Saturday, 18 April 2009

albion at the boundary

the entrance to the albion is through an organic produce-cum-deli. shelves of biscuits, loaves of fresh bread, stands with cake and slices of fruit and sweet and pastry and most of all, fresh fruit and vegetable. pink rhubarb with small streaks of green. spinach and kale and other leafy greens. the usual suspects like potatoes and carrots were present too. the shop extends onto a long rectangular space that has a warm custard glow. an oven and kitchen run to one side.

the albion serves up some quintessential british food. pies, mash, all day breakfast and kippers. i and i settle down to a comfy evening of girl chats and comfort food. i order kedgeree and i the chicken pie. a bread basket comes along with a side of butter to get us started. there were two slices of white bread and two of brown – it is truly remarkable bread and has the taste of an old farmhouse loaf pulled fresh from the oven and sliced with difficulty because it was so fresh.

i’s chicken pie looks like a picture from an old british cookbook, held in an oval shaped terracotta dish and capped with a pie crust that lets of steam through a criss-cross in its centre. my kedgeree is crowned with a boiled egg, quartered and arranged in a circle. The yolks of the egg are firm and yet soft, a rather dark yellow rather than a light one that comes from hard-boiling an egg. there is a sprinkling of green herb. the rice is held in a sauce that is essentially a curried cream, a muted turmeric in colour. there are large flakes of haddock in every forkful. it is the perfect antidote to a cold rainy night.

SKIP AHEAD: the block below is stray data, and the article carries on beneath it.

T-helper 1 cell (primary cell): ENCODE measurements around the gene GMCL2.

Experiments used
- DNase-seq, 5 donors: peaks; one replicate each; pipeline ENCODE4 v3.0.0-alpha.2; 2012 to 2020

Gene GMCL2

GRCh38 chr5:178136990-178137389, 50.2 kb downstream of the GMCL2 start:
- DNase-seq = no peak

full to the brim, i and i summon the tea menu only to be tempted further by the rhubarb crumble. it takes it time in arriving but we are pleasantly occupied with our tea and teapots that are dressed in tiny tea-cosies with different patterns. the crumble sticks tentatively to the sides, owing to the oozing sweetened rhubarb which is just right – not too sweet and not too tart. however, i still maintain that my mum’s crumble is the best. somehow no crumble i have had has been able to measure up to the crunch and crisp of mum’s. the trick is to let the top brown ever so slightly and that takes patience [and perhaps more time than a restaurant can allow]. the custard is thin and tastes distinctly of vanilla bean. 
i loved the albion. i loved its dim lighting and the constant but yet blurry chatter of people eating. i loved the smell of comfort and familiarity and i will definitely be going back.